As college students, you are "seasoned" in various kinds of exams. There is one kind of exam, however, which many of you may still find difficult, and that is answering essay questions in English. Both Band-4 and Band-8 (TEM-4 and TEM-8) require that you produce an essay within a limited period of time. In final exams for courses like American literature or Western civilization, you may also have to write essay-like answers. Many students do not feel comfortable when writing against a clock that is ticking on the wall-- the time limit makes us nervous and, as a result, may make our mind blank.

    We may not like such timed writing, i.e., having to finish a piece of writing within a limited period of time, but it is important that we learn to do it because it is very common in the workplace. It is a basic skill, required when you prepare a business memorandum, a fax message or a straight news report.

    Timed writing, in fact, may not be as difficult as you think. With a few tips and a little practice, you should be able to survive those exams without much trouble. This unit will introduce some strategies experienced test-takes employ even though they may not have been explicitly taught to do so. These are the same strategies we apply when we take exams in Chinese. The only difficulty is that, for some of us, these strategies are no longer availabe when we take exams in English, because we may have to struggle with the language.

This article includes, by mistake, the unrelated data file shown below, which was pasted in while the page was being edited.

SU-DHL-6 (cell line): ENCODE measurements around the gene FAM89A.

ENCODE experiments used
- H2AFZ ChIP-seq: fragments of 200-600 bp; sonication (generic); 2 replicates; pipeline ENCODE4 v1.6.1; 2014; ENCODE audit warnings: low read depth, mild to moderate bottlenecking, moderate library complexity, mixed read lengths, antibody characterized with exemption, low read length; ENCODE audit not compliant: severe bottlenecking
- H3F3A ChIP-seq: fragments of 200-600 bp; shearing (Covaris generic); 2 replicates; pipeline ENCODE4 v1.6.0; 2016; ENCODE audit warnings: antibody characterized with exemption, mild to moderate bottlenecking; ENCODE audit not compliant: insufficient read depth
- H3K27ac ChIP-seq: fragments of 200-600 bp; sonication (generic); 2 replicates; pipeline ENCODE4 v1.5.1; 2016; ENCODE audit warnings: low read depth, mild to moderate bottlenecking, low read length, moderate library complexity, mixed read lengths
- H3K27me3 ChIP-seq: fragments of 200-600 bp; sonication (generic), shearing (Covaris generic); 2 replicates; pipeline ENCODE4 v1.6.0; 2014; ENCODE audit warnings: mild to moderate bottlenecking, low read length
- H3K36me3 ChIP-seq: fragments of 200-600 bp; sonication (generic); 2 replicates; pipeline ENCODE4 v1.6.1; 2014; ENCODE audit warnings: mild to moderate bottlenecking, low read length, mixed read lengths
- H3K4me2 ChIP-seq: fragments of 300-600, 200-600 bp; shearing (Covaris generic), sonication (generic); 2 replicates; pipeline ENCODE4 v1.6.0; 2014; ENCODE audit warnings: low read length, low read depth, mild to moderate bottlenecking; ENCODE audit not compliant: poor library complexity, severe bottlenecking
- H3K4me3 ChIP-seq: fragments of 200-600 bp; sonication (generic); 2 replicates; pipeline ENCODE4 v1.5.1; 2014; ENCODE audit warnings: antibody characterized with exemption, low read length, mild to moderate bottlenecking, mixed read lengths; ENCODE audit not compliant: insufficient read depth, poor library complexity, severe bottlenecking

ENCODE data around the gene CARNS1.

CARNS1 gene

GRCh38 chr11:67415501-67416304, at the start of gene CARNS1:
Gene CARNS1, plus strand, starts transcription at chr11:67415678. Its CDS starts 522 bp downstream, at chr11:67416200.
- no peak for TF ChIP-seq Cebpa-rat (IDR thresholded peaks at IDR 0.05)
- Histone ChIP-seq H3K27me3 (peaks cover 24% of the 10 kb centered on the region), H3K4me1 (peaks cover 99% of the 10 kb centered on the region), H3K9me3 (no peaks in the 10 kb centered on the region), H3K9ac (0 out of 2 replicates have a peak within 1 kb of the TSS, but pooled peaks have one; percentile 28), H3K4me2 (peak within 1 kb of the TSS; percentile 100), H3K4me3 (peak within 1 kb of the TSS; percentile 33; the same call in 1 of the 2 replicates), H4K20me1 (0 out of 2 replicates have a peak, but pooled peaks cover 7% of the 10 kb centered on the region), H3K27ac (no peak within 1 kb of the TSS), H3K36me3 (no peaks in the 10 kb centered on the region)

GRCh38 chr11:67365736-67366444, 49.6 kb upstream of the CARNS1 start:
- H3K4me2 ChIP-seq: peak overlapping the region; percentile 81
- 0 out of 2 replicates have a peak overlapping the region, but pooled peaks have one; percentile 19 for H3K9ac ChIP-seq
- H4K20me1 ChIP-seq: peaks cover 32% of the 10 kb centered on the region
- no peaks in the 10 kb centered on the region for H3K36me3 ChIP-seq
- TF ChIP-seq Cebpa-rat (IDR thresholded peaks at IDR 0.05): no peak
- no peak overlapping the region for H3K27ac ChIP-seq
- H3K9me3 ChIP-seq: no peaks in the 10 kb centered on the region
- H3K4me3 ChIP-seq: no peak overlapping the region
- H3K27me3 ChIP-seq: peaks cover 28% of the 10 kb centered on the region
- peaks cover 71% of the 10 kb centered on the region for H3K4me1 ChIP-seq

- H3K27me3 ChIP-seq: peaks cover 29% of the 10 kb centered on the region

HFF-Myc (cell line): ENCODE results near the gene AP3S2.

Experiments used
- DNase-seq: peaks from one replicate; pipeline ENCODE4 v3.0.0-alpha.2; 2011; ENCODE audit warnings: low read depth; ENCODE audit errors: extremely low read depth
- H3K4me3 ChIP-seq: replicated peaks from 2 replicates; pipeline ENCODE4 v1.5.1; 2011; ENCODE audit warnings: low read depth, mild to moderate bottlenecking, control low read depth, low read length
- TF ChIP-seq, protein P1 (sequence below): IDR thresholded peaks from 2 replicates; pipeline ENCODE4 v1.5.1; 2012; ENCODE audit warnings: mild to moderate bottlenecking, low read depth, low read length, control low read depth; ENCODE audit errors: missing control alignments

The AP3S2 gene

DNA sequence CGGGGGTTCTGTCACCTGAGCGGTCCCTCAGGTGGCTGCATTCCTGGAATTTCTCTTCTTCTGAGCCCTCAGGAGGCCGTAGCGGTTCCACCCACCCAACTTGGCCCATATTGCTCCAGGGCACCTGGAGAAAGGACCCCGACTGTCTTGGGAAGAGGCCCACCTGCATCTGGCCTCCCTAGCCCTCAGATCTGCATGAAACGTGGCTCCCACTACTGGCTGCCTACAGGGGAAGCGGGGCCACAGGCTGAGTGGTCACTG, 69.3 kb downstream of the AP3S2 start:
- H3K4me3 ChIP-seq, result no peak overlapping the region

Of course, it takes a lot of practice to be able to write really fast. It was said that Hemingway was a master: when he was writing a story, he liked to write on a bar counter as high as his chest instead of sitting at a desk-- he would write as long as he could stand.(This is the paragraph I quoted in the original post.)

    The tasks in this unit will help you learn about the steps taken by "seasoned" test-takers during the test.
    (The paragraphs taken from the English writing book end here.)

    Please, taking the whole context into consideration, please help me to decide whether the right choice is "It is said", rather than "It was said". In other words, supposing that you are required to choose between "It is said" and "It was said", then what will be your choice in this situation based on your feel for the English language? Let's focus on this making a choice issue.

    I infer that the Chinese compiler here does not intend to tell that people in the past talked about Hemingway's being a master of this skill. He intends to say that Hemingway's being a master in this respect is something modern people still talk about. Unfortunately, the compiler himself is also struggling with the English language and he makes a mistake because of his carelessness. I meant that when a non-native speaker of English writes in English, there is so much to cope with; therefore, he is more likely to make unintentional mistakes than native speakers.

    I do not know whether I have clearly explained my question or not. Please help me with the CHOICE.
    Thanks.